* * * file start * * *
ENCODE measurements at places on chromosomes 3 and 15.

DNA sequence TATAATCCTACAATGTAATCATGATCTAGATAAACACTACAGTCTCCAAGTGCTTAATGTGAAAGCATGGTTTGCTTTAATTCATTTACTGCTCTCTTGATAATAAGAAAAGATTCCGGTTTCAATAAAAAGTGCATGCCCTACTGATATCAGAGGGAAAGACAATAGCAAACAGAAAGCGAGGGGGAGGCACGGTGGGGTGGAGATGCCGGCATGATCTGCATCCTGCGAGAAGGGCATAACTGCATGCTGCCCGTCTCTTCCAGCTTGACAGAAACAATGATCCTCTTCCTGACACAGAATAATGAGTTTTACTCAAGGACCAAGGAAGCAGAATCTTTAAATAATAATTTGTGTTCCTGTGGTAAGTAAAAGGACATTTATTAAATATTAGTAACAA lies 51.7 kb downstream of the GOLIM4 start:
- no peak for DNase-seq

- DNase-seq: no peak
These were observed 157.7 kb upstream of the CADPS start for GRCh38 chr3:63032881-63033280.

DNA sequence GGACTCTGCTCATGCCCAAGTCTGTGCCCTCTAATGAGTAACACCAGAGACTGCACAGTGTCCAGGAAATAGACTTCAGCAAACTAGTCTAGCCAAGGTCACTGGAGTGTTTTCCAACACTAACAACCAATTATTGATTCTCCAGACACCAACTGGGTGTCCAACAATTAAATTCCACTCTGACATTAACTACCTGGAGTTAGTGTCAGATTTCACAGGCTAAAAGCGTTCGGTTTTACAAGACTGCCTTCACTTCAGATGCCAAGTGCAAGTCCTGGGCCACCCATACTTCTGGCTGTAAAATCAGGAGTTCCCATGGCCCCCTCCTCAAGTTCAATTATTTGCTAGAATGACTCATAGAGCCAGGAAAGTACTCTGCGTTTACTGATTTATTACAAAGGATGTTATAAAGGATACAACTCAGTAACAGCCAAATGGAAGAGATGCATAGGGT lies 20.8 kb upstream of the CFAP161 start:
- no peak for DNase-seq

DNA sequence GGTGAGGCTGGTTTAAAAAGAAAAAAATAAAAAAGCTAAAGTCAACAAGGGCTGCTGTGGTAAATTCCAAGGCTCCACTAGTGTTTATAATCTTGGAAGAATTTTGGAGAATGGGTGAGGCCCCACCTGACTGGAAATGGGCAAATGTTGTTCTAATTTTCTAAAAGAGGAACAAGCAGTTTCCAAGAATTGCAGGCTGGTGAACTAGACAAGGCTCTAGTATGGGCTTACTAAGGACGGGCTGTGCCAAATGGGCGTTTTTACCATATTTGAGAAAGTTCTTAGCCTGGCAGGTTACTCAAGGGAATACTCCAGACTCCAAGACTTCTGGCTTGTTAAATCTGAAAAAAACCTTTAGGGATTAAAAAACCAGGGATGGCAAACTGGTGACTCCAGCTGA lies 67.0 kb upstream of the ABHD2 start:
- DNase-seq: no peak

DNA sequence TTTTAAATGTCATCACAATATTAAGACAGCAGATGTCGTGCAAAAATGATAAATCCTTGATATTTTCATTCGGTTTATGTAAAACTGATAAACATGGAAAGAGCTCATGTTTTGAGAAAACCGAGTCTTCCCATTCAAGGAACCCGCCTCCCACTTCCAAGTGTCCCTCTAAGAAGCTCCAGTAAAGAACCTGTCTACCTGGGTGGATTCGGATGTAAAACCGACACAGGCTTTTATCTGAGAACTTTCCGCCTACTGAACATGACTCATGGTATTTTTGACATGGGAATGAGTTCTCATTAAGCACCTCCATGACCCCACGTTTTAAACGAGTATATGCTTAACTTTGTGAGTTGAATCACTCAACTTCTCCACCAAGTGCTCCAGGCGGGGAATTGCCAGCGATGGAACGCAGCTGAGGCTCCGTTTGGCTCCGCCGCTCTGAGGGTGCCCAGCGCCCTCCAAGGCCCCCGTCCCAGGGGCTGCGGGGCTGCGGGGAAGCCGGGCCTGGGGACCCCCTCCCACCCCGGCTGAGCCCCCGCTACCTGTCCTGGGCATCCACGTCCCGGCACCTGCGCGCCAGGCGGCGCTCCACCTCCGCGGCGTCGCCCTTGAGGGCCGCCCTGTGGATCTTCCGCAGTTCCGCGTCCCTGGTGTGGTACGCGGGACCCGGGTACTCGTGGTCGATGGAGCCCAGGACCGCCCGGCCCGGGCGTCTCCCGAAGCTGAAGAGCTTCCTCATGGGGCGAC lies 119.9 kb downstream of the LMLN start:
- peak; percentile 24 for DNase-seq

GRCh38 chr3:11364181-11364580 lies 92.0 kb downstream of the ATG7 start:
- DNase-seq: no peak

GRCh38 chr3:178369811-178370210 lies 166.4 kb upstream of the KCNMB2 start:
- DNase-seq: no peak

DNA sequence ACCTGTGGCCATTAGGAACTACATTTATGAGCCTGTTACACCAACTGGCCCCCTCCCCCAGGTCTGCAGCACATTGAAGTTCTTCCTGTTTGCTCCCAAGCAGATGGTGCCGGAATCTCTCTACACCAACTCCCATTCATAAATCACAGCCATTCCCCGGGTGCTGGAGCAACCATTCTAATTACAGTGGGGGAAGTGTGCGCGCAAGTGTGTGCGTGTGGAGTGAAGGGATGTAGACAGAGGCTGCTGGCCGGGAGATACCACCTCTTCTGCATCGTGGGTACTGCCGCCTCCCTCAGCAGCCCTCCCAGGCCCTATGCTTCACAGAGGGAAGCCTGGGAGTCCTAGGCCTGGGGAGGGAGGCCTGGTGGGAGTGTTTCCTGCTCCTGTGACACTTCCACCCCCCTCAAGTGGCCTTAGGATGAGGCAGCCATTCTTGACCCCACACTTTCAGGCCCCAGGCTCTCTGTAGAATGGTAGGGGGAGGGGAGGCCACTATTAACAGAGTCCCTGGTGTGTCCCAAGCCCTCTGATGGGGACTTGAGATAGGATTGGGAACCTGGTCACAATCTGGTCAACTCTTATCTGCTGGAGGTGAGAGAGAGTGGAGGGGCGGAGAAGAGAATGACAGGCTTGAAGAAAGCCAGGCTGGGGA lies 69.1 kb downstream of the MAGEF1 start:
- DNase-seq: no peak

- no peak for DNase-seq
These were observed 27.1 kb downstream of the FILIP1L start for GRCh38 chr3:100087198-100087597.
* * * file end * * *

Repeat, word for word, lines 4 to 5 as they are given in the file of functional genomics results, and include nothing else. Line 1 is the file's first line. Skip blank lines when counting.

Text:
- DNase-seq: no peak
These were observed 157.7 kb upstream of the CADPS start for GRCh38 chr3:63032881-63033280.